Cathay Pacific Airways has secured approval from mainland Chinese authorities to fly most of the routes previously covered by its now-defunct subsidiary, in a move seen as a confidence booster for Hong Kong’s struggling flag carrier.
The Post has also learned that the carrier did not raise any objection to its nascent rival Greater Bay Airlines’ (GBA) bid to fly more than 100 routes from Hong Kong.
The newcomer might be able to launch as soon as this summer given the lack of opposition, sources said.
Mainland aviation regulator the Civil Aviation Administration of China (CAAC) said in a notice dated January 29 that it would award Cathay Pacific the operating licence to fly passenger and cargo services to 15 mainland cities, including Chongqing, Chengdu, Wuhan and Nanjing.
The other routes approved for Cathay were Fuzhou, Qingdao, Xiamen, Guangzhou, Zhengzhou, Hangzhou, Xi’an, Wenzhou, Ningbo, Haikou and Sanya.
But some routes previously operated by the flag carrier’s shuttered regional brand, Cathay Dragon – such as Jinan, Kunming, Changsha, Guilin and Nanning – did not appear on the latest list, implying they could be dropped from Cathay’s schedules.
The airline already flew to Beijing and Shanghai before Dragon’s closure last October as part of a wider restructuring of its parent company, resulting in the loss of 5,900 jobs.
A senior company source said the approval of the 15 routes was reassuring for Cathay, shoring up its future in a key market that had been swept up in political missteps in recent years, leaving the airline’s relations with Beijing fraught.
“This decision shows how the CAAC views the closure of Dragon and Cathay taking over the routes,” the source said, noting the decision in Cathay’s favour was particularly positive, in that it could have gone either way.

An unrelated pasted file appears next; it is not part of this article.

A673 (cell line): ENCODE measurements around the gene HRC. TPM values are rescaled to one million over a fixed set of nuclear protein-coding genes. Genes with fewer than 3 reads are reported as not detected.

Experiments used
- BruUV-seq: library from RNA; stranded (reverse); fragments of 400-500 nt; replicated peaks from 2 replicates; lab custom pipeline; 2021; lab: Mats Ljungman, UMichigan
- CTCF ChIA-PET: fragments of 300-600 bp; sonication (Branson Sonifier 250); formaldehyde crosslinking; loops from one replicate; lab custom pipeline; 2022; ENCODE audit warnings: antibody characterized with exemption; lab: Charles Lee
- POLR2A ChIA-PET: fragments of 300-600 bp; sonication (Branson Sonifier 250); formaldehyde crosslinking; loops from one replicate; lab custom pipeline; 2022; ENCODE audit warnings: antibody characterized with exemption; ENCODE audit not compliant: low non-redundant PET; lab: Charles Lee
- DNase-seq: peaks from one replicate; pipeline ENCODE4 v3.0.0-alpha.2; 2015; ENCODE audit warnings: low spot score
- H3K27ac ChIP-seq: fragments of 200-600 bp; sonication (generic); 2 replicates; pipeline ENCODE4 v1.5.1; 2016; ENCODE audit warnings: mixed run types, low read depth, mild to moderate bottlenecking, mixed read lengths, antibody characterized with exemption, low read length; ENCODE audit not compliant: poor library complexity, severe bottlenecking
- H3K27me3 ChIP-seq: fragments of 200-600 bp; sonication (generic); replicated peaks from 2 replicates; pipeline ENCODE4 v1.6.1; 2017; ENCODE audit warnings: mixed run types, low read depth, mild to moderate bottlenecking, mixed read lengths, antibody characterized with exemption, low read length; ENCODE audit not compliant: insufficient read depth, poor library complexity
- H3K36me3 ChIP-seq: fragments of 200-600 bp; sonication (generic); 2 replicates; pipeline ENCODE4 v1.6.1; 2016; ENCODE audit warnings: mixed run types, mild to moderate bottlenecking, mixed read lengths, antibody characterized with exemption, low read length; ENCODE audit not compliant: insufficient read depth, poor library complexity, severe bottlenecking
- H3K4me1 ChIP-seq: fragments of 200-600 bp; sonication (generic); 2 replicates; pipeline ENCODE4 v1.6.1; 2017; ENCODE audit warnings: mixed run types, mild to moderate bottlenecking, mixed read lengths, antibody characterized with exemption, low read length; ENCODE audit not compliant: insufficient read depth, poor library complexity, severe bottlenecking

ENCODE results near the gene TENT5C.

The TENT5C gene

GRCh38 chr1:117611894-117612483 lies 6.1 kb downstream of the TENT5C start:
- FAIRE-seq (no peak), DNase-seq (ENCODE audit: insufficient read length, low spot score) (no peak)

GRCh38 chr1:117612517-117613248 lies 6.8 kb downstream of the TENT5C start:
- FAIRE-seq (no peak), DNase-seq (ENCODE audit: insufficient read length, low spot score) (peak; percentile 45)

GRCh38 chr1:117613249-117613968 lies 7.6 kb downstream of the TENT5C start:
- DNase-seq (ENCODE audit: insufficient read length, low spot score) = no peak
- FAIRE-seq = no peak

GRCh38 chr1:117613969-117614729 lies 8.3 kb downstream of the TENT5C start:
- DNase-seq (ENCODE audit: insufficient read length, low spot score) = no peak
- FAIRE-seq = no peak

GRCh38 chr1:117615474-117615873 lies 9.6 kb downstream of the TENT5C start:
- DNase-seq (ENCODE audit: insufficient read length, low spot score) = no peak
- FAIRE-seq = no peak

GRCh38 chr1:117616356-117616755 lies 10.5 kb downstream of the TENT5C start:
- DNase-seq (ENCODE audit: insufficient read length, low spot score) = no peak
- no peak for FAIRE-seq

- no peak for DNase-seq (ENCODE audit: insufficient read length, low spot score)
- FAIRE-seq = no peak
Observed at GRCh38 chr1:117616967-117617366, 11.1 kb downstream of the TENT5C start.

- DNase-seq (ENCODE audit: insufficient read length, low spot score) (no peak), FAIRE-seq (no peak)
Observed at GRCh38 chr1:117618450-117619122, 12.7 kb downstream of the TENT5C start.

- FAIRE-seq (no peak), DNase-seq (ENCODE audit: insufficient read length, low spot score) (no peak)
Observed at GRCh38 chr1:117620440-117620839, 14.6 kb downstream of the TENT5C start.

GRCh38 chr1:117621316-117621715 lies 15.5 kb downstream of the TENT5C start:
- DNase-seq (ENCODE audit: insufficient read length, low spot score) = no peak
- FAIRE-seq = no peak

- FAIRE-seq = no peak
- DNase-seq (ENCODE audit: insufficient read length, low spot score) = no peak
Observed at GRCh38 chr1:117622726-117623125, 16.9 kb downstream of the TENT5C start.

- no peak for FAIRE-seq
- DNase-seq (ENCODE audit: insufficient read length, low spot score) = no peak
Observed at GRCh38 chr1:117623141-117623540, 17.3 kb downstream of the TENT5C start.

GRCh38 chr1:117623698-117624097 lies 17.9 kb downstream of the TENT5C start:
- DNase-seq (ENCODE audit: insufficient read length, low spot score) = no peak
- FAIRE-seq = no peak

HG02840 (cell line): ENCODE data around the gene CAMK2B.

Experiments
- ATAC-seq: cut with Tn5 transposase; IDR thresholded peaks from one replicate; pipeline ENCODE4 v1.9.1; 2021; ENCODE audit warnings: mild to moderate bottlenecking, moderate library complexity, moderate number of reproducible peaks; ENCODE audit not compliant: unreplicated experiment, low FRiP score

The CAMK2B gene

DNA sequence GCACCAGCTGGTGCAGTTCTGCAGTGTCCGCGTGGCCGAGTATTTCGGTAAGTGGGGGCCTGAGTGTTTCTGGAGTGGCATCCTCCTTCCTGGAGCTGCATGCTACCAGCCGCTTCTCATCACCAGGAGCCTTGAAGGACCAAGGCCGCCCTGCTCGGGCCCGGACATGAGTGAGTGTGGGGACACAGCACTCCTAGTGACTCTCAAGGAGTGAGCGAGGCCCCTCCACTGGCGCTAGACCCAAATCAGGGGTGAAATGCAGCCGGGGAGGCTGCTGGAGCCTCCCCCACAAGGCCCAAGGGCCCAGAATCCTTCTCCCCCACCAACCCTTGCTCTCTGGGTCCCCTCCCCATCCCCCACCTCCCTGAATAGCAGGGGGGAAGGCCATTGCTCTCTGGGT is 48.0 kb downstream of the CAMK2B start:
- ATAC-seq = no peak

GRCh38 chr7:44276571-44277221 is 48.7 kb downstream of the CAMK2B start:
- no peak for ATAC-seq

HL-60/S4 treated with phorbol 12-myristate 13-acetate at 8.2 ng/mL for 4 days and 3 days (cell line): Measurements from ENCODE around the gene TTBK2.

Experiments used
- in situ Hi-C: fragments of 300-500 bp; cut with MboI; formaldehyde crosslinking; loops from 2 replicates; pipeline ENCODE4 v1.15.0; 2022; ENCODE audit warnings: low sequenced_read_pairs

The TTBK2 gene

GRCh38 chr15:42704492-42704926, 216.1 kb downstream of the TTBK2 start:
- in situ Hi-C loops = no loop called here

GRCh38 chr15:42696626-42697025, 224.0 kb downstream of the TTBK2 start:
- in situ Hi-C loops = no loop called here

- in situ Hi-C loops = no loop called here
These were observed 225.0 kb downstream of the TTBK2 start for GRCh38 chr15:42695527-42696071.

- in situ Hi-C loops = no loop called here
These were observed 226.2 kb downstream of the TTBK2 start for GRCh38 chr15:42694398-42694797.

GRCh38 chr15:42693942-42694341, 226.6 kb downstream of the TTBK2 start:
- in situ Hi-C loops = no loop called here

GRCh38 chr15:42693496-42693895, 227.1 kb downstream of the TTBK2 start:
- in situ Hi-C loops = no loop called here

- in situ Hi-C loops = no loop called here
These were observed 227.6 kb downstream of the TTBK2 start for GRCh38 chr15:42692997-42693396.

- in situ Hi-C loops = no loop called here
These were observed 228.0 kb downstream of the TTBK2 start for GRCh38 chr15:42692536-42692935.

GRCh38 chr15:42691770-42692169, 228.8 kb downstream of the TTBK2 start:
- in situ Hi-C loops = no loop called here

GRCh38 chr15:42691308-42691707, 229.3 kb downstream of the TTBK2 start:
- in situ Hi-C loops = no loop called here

Luya You, transport analyst at Bocom International, said the decision showed Cathay was keeping its hold on most of the major mainland routes.
“I doubt anything would shift majorly in 2020-21 though. Regardless of Cathay’s reputation, infrastructural needs are still there, and unless there is a major alternative with Cathay’s capacity, there’s no easy replacement in the short term,” You noted.
Cathay’s access to the mainland was affected by the closure of Dragon, which operated most of the group’s China flights.
Dragon at its peak operated 48 aircraft to 50 destinations across Asia, including 70 flights a week to Shanghai Pudong and 42 to Beijing. Cathay has since regained passenger or cargo rights, or both, on routes to Kuala Lumpur, Fukuoka, Kaohsiung and Hanoi.
Separately, a 14-day deadline for Hong Kong-based airlines to submit representations and objections to the Transport and Housing Bureau against upstart Greater Bay Airlines ended on Friday, just before midnight.
Cathay Pacific, HK Express and Hong Kong Airlines all submitted so-called representations – a sort of position statement, as opposed to an outright objection – to the government over GBA’s bid for air traffic rights.
“Cathay Pacific has not filed any objection,” a company spokeswoman said in a statement. “Instead, it has made representations to the Licensing Authority to ensure that any application for air services should take into account the difficult operating environment … the Hong Kong air services industry is currently going through.”
A Hong Kong Airlines spokeswoman, meanwhile, said: “In view of the prolonged pandemic crisis and uncertainty in travel recovery, Hong Kong Airlines has filed representations to ATLA for its consideration in introducing a new licence holder in Hong Kong.”
GBA is headed by ex-Cathay Dragon chief executive officer Algernon Yau Ying-wah. Two weeks ago, it formally asked the government for the right to fly more than 100 routes.
The Air Transport Licensing Authority had said any objections or representations should be raised within 14 days of the gazette posting, which could have led to a public inquiry, though that possibility now appears remote.
Despite the fact that Cathay Pacific now has the mainland operating licence to fly to the 15 Chinese cities, it still faces looming competition from GBA, which is seeking a slice of what had been the fast-growing Asian travel market before the pandemic hit. GBA, however, is lagging a step behind as it is still applying to the Hong Kong government for air traffic rights.